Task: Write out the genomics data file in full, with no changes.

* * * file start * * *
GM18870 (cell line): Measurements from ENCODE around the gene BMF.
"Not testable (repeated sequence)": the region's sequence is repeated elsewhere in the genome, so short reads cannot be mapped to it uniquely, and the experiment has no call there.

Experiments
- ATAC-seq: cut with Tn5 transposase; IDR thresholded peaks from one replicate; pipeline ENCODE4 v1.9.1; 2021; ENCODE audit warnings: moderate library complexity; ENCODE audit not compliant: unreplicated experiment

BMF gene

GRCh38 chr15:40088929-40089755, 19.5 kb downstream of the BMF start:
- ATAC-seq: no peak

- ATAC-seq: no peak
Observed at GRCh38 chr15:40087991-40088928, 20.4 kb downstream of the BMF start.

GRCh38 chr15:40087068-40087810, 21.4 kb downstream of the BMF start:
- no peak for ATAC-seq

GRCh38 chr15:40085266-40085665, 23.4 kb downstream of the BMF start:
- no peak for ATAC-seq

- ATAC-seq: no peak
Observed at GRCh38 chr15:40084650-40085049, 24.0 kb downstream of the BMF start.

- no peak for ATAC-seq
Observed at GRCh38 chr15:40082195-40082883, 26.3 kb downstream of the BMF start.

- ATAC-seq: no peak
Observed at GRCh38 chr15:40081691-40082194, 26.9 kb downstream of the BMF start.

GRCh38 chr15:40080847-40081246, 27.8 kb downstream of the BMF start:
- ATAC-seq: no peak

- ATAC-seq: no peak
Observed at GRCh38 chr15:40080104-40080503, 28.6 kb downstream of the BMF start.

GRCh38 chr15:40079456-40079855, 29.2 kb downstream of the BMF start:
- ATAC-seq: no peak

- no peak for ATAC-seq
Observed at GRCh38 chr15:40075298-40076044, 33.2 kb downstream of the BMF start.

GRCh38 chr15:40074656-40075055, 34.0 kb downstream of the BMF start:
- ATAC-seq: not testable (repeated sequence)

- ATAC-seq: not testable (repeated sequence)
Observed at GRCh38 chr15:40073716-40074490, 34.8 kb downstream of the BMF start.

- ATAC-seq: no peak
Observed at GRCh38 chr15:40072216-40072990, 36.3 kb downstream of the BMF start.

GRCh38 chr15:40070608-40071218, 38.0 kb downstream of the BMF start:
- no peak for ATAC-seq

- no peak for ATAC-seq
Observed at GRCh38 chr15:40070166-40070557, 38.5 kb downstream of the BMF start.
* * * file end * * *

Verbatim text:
GM18870 (cell line): Measurements from ENCODE around the gene BMF.
"Not testable (repeated sequence)": the region's sequence is repeated elsewhere in the genome, so short reads cannot be mapped to it uniquely, and the experiment has no call there.

Experiments
- ATAC-seq: cut with Tn5 transposase; IDR thresholded peaks from one replicate; pipeline ENCODE4 v1.9.1; 2021; ENCODE audit warnings: moderate library complexity; ENCODE audit not compliant: unreplicated experiment

BMF gene

GRCh38 chr15:40088929-40089755, 19.5 kb downstream of the BMF start:
- ATAC-seq: no peak

- ATAC-seq: no peak
Observed at GRCh38 chr15:40087991-40088928, 20.4 kb downstream of the BMF start.

GRCh38 chr15:40087068-40087810, 21.4 kb downstream of the BMF start:
- no peak for ATAC-seq

GRCh38 chr15:40085266-40085665, 23.4 kb downstream of the BMF start:
- no peak for ATAC-seq

- ATAC-seq: no peak
Observed at GRCh38 chr15:40084650-40085049, 24.0 kb downstream of the BMF start.

- no peak for ATAC-seq
Observed at GRCh38 chr15:40082195-40082883, 26.3 kb downstream of the BMF start.

- ATAC-seq: no peak
Observed at GRCh38 chr15:40081691-40082194, 26.9 kb downstream of the BMF start.

GRCh38 chr15:40080847-40081246, 27.8 kb downstream of the BMF start:
- ATAC-seq: no peak

- ATAC-seq: no peak
Observed at GRCh38 chr15:40080104-40080503, 28.6 kb downstream of the BMF start.

GRCh38 chr15:40079456-40079855, 29.2 kb downstream of the BMF start:
- ATAC-seq: no peak

- no peak for ATAC-seq
Observed at GRCh38 chr15:40075298-40076044, 33.2 kb downstream of the BMF start.

GRCh38 chr15:40074656-40075055, 34.0 kb downstream of the BMF start:
- ATAC-seq: not testable (repeated sequence)

- ATAC-seq: not testable (repeated sequence)
Observed at GRCh38 chr15:40073716-40074490, 34.8 kb downstream of the BMF start.

- ATAC-seq: no peak
Observed at GRCh38 chr15:40072216-40072990, 36.3 kb downstream of the BMF start.

GRCh38 chr15:40070608-40071218, 38.0 kb downstream of the BMF start:
- no peak for ATAC-seq

- no peak for ATAC-seq
Observed at GRCh38 chr15:40070166-40070557, 38.5 kb downstream of the BMF start.